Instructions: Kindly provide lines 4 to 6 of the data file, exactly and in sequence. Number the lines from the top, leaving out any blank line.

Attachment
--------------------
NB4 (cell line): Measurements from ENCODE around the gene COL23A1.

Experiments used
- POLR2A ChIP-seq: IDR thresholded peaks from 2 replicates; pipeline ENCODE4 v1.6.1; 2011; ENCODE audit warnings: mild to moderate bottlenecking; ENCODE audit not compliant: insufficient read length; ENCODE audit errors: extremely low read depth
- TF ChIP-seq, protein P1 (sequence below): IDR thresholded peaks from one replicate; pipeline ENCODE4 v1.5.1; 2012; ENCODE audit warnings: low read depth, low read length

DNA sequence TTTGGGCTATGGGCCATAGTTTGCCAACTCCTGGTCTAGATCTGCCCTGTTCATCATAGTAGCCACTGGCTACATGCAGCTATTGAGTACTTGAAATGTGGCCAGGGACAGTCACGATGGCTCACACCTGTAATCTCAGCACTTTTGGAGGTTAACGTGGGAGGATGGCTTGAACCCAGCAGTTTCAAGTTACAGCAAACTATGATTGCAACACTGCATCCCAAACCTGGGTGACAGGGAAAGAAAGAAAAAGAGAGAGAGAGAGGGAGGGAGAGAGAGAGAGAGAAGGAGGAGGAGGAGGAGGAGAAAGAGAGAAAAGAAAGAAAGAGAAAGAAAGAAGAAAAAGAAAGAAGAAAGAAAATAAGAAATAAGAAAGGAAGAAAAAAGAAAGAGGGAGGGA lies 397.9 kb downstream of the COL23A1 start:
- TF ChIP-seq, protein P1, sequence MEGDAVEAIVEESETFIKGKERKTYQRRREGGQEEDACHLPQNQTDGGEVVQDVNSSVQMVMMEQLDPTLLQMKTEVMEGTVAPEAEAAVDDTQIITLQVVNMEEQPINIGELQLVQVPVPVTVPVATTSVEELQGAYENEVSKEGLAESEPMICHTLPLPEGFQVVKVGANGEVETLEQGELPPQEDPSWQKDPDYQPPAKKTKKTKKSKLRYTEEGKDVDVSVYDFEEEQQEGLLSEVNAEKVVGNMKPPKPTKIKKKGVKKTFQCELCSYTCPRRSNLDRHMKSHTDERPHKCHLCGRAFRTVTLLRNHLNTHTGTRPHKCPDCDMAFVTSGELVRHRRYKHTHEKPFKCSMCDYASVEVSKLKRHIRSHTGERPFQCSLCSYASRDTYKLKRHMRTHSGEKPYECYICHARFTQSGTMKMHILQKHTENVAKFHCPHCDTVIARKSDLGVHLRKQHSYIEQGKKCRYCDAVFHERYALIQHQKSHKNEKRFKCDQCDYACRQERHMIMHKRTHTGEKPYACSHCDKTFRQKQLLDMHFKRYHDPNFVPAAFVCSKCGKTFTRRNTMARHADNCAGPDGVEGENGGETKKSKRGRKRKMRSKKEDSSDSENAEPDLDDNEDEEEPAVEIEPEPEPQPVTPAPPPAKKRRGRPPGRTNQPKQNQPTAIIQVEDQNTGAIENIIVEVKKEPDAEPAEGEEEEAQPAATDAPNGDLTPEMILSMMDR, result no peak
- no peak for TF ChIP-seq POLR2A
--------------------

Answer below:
- TF ChIP-seq, protein P1 (sequence below): IDR thresholded peaks from one replicate; pipeline ENCODE4 v1.5.1; 2012; ENCODE audit warnings: low read depth, low read length

DNA sequence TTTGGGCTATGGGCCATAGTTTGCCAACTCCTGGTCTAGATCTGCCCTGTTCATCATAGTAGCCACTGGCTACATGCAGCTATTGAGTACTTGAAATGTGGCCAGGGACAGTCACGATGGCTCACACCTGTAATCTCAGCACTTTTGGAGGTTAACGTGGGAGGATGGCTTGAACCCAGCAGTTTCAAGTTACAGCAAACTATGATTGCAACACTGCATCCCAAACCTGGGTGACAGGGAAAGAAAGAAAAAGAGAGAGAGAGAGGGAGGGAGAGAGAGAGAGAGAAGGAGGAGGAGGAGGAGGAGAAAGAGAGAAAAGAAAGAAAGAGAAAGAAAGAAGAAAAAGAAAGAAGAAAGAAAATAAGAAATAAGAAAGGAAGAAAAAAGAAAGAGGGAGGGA lies 397.9 kb downstream of the COL23A1 start:
- TF ChIP-seq, protein P1, sequence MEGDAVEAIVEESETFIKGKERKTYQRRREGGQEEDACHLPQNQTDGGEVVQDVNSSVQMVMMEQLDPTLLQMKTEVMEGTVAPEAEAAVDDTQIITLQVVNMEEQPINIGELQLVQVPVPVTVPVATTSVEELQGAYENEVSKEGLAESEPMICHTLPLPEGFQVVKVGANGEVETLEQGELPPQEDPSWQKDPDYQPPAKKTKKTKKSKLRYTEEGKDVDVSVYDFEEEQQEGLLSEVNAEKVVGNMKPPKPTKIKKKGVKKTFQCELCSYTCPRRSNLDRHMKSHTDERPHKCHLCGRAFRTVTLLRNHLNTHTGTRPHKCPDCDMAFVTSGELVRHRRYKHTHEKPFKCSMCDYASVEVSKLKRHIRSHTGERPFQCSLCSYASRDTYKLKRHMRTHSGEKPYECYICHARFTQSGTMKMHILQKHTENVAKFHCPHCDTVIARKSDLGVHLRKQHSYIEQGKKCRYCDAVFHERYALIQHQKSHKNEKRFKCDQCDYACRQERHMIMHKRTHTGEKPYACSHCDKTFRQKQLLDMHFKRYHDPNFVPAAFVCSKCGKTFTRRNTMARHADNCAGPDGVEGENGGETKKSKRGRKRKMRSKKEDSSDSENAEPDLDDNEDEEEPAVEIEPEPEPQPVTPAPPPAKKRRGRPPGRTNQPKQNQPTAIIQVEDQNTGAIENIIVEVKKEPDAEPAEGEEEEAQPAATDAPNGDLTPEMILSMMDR, result no peak